Myopia, or nearsightedness, is a refractive defect of the eye in which collimated light produces image focus in front of the retina when accommodation is relaxed.
Those with myopia typically can see nearby objects clearly but distant objects appear blurred.
The opposite defect of myopia is hyperopia or "far-sightedness" or "long-sightedness". This is where the cornea is too flat or the eye is too short.
Mainstream ophthalmologists and optometrists most commonly correct myopia through the use of corrective lenses, such as glasses or contact lenses. It may also be corrected by refractive surgery, such as LASIK.
The corrective lenses have a negative dioptric value (i.e. are concave) which compensates for the excessive positive diopters of the myopic eye.
Eyeglasses, contact lenses, and refractive surgery are the primary options to treat the visual symptoms of those with myopia. Orthokeratology is the practice of using special rigid contact lenses to flatten the cornea to reduce myopia.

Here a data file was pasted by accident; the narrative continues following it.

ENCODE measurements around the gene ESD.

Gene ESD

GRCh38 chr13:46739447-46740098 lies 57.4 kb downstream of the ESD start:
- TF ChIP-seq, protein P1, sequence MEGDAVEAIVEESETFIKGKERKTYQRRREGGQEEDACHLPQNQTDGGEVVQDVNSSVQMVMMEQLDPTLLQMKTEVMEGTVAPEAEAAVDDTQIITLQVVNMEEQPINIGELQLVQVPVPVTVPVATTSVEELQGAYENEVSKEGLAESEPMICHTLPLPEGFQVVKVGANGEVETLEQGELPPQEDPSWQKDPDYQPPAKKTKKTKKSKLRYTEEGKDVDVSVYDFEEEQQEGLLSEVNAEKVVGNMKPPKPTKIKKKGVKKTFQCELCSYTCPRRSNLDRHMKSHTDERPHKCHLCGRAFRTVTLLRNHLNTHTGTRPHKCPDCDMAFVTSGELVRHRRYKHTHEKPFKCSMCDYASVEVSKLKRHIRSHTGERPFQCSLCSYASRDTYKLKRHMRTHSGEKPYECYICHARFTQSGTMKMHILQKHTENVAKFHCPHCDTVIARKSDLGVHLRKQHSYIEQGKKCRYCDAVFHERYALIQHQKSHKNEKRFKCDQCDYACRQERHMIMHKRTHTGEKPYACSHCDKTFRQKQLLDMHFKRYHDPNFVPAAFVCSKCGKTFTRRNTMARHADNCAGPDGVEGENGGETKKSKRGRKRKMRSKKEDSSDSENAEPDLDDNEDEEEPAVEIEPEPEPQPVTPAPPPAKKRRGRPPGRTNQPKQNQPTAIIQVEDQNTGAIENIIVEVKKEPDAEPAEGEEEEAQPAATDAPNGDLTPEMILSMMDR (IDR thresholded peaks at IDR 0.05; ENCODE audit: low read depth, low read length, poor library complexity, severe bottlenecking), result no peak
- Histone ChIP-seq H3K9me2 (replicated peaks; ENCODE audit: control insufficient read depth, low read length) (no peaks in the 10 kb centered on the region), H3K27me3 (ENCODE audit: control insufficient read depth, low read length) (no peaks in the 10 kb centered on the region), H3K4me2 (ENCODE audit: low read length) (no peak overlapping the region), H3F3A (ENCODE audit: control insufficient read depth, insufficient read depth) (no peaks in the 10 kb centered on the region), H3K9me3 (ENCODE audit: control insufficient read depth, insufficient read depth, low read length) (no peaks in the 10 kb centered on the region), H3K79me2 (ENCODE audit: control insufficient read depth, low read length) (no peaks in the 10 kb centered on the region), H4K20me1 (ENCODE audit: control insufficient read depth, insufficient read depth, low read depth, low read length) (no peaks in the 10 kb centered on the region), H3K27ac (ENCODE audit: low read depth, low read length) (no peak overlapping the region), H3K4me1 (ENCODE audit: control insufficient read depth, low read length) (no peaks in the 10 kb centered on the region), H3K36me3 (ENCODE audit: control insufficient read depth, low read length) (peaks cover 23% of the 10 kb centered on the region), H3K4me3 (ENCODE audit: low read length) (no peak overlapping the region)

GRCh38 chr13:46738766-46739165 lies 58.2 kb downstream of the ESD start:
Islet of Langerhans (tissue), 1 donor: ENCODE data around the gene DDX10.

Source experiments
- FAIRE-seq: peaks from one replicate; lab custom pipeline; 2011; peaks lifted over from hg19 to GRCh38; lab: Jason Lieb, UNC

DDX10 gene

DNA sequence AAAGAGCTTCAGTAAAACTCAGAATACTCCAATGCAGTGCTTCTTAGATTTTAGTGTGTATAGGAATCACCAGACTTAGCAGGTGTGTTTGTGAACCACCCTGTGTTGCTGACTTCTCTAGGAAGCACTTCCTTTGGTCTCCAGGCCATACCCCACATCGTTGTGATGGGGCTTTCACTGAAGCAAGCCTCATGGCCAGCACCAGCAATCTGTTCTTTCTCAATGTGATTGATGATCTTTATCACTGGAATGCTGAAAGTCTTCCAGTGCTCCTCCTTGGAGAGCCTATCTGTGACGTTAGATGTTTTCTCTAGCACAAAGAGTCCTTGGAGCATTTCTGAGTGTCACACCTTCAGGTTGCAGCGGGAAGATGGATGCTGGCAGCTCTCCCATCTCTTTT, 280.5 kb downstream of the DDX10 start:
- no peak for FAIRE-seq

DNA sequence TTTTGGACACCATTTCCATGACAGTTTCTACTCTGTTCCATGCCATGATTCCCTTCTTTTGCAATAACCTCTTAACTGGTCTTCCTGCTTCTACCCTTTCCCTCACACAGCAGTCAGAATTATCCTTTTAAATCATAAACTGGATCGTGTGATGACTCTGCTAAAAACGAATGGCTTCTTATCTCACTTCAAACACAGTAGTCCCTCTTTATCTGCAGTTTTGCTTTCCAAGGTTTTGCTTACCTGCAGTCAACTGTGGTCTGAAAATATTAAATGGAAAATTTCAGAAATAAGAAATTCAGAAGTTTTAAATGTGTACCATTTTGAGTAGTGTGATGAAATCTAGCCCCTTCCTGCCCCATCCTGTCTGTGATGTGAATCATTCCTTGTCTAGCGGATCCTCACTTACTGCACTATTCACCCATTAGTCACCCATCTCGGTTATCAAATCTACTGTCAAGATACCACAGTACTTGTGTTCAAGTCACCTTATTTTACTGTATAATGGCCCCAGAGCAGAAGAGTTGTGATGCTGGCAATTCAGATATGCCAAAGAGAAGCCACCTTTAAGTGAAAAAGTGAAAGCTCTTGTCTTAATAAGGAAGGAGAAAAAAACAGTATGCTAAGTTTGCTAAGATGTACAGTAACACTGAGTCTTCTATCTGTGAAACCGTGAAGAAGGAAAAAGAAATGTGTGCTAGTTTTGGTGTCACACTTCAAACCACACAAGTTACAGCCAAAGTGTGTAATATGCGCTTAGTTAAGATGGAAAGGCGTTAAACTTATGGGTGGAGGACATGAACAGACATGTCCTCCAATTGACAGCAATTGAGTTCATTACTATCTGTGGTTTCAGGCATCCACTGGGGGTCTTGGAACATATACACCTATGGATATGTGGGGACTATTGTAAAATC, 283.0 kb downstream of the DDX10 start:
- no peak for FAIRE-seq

Practitioners and advocates of alternative therapies often recommend eye exercises and relaxation techniques such as the Bates method, however, the efficacy of these practices are disputed by mainstream eye care practitioners.
There is no universally accepted method of preventing myopia. Some clinicians and researchers recommend plus power lenses in the form of single vision reading lenses or bifocals although recent Malaysian study suggested that undercorrection of myopia caused more rapid progression of myopia, the reliability of the data have been called into question.